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Thursday, October 17, 2002

That illusory connection... again. The Idiot Called George Bush claims that "We need to think about Saddam Hussein using al-Qaida to do his dirty work, to not leave fingerprints behind." Huh? In the meantime at the Post, reality rears it's head:

Chas Freeman, the U.S. ambassador to Saudi Arabia during the Persian Gulf War in 1991, said that the idea that a secular leader such as Hussein would link up with "religious diehards" who despise his government is "a very strange notion indeed."

But Freeman said the administration's assertions might become a self-fulfilling prophecy if the United States does launch an attack. In that case, he said, Hussein might "make an alliance with the devil" and promote terrorist attacks if he had nothing to lose.

Wednesday, October 16, 2002

Reading a lot of dooce to keep my mind off the upcoming war. You should read dooce every day.

Reading Ursula K. LeGuin's The Left Hand of Darkness which is hard for me to keep straight because I haven't read SF in a long time and I keep forgetting that the story takes place several thousand years in an alternate future, and that's supposed to make sense in some way. Otherwise it's brilliant: a planet of humans who are not born with innate gender identities, but instead take one on when they rut once a month. The characters are funny, and the LeGuin is not shy about examining the religious implications of a society ignorant of the Manichean allegory. But I'm never satisfied with fiction, either it's too real (William Trevor) or it ain't real enough. I'm much more comfortable with non-fiction these days. Except I've had a hankering for reading J.M. Coetzee after reading a review of the latest volume of his autobiography (which I would link to, except The New Yorker has this thing about never putting archives on the internet, which I just think is weird).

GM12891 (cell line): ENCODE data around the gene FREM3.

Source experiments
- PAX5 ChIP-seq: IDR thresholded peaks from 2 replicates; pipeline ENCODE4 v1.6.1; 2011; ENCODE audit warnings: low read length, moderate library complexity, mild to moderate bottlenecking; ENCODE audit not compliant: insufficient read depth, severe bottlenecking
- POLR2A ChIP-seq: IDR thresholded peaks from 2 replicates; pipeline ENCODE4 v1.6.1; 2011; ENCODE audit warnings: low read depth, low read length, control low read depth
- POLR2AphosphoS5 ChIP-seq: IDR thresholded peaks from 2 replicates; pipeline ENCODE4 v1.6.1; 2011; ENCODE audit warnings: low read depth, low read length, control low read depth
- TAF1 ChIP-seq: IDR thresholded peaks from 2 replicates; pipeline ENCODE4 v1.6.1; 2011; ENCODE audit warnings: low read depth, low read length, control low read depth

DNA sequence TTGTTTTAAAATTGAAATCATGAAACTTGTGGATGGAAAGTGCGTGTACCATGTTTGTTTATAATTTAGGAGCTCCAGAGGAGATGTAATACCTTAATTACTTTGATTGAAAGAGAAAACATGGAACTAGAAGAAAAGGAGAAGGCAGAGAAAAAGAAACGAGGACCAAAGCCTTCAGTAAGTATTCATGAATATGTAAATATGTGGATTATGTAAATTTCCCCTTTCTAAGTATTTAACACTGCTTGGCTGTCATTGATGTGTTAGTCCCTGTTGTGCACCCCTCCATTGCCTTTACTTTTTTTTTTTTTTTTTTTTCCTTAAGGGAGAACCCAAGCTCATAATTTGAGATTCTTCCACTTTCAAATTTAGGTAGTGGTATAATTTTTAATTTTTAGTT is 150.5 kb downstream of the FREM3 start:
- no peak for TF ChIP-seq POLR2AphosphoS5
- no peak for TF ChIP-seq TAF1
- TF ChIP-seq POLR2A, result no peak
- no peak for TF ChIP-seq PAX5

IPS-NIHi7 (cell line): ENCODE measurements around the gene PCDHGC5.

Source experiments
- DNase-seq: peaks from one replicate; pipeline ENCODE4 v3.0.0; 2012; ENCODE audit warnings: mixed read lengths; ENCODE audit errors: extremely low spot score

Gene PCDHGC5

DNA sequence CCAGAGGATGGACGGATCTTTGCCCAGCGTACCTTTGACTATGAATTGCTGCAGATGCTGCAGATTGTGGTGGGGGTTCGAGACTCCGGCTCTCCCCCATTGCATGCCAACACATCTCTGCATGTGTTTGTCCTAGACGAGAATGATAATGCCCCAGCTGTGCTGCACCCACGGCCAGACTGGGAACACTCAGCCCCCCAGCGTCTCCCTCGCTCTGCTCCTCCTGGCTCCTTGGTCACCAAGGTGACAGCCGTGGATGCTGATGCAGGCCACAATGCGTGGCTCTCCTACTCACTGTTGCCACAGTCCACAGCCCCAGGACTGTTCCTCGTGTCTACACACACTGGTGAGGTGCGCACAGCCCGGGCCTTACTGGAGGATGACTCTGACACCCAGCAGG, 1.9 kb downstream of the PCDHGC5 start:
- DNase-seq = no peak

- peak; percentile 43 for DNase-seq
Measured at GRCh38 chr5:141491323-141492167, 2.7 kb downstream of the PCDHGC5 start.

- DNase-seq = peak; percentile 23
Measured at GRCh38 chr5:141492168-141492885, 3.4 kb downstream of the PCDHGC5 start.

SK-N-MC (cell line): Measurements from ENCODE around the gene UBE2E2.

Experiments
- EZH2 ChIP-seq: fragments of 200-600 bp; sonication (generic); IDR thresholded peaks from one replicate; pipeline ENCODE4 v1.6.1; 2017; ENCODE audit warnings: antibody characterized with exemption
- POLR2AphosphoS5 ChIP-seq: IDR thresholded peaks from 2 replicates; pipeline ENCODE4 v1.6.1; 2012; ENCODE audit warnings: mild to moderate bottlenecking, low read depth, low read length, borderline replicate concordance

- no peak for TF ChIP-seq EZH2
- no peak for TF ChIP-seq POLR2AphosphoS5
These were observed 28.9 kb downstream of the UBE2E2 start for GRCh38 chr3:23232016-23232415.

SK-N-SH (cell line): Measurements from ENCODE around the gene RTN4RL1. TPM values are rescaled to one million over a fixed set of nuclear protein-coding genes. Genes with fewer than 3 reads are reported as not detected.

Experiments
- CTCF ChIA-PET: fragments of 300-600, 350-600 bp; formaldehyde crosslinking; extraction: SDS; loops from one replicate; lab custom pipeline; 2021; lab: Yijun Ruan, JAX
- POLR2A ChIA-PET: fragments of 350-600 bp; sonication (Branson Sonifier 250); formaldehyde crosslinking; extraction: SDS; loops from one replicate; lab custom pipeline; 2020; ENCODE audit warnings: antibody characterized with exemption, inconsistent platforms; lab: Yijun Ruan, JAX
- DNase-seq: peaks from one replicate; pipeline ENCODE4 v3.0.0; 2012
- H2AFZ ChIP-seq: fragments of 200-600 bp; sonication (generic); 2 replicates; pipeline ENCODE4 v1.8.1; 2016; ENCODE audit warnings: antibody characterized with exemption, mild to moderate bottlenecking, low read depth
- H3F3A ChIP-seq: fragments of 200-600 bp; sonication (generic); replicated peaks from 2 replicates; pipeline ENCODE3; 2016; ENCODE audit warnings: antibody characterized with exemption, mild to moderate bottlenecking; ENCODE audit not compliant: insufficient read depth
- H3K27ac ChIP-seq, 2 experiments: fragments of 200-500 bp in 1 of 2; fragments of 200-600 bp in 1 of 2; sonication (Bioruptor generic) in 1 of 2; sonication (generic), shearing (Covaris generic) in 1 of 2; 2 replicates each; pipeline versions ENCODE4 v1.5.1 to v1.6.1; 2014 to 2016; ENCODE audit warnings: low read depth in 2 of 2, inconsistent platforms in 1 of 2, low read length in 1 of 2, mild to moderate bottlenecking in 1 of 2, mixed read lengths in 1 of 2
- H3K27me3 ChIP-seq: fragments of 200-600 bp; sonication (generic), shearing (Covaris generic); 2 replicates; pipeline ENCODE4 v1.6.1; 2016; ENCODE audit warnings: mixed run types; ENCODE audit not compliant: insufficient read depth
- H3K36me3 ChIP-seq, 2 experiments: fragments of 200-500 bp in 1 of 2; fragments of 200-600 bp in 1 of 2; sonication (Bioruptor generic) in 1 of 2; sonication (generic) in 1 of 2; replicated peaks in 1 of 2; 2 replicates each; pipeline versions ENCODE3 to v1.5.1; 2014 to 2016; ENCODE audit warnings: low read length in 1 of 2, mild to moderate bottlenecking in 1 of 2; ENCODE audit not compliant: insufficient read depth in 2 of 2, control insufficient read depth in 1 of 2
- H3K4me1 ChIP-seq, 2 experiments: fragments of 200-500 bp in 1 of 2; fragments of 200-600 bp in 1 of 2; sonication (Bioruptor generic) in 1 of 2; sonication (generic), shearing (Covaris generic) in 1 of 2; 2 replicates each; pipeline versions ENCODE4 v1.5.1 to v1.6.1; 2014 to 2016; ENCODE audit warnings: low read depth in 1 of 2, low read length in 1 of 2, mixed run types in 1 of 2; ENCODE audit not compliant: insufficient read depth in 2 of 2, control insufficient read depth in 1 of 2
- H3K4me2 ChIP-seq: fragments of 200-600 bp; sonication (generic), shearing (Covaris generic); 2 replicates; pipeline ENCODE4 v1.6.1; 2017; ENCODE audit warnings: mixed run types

I saw David today. That's always a good thing. I had to return his ASP book, which I borrowed for an incredibly long time. I tend to borrow a lot from David, and he's always very gracious about it. I think I often have friends that have "more" than I do. For instance, David has much more more music knowledge than I do, a lot more computer knowledge, not to mention hardware, and is a lot funnier than me.

Sunday, October 13, 2002

You should read Kinsley in the Post from Friday:

"Ambiguity has its place in dealings among nations, and so does a bit of studied irrationality. Sending mixed signals and leaving the enemy uncertain what you might do next are valid tactics. But the cloud of confusion that surrounds Bush's Iraq policy is not tactical. It's the real thing. And the dissembling is aimed at the American citizenry, not at Saddam Hussein."

I took some 8-year-old girls to the zoo today. Pretty tired now. Best moment was when, on the way, they discussed how other kids make fun of your name, no matter how normal your name might seem. (One girl has last name "Katz," and a boy does a "meow" bit to her; stuff like that.) Having discussed this awful fact of childhood, they agreed: "let's think of all the kids we know, and try to figure out ways to make fun of their names." It was one of those moments, like something out of Milgram.

I have to finish my class in the next week. I find myself still puzzling out lots of questions that I think I should have figured out a long time ago. Not included in that set of questions is the fact that many times I can compile code on my gcc compiler that my Microsoft compiler won't compile. It doesn't make much sense to me how a very, very wealthy corporation can sell buggy compilers. But then again, I work for (what seems to me) a fairly large company, and we make mistakes. So maybe that's life.

Sometimes you can't look, but life reflects itself on the opposite wall. Then you can't help but look. I told Ivy tonight that growing older sometimes feels like you had magic spells once, but they no longer work. But now I think that, where once you thought you held magic, in fact you were just unready to accept any other possibility.

Her reply to me, in any case, was, "well, I wouldn't know; I'm not a grownup."

Monday, October 07, 2002

This, from "Foes of online music swapping sing out in Sacramento":

The group 3rd Storee, billed by record industry representatives as the next big boy band, said its latest CD, "Get With Me," was released Tuesday, but at a Sept. 28 concert, one fan admitted she had already downloaded the album.

"When she told me that, instantly my heart just dropped," said 3rd Storee member Dante Clark, known as D'Smoove.

"I was just hurt," Clark told the committee. "They don't see how much work, how many sacrifices, how much dedication goes into making an album. You feel like you've been robbed of something you worked so hard to gain."


First of all: D'Smoove? Does D actually get female interest when he whips out that name? What kind of woman goes, "hey, he's cute... and that name!"

Second: 3rd Storee's appearance in Sacramento (not a photo op) was keepin it real. You know what I'm saying, the record company is about artists. I wonder why we never got that before.

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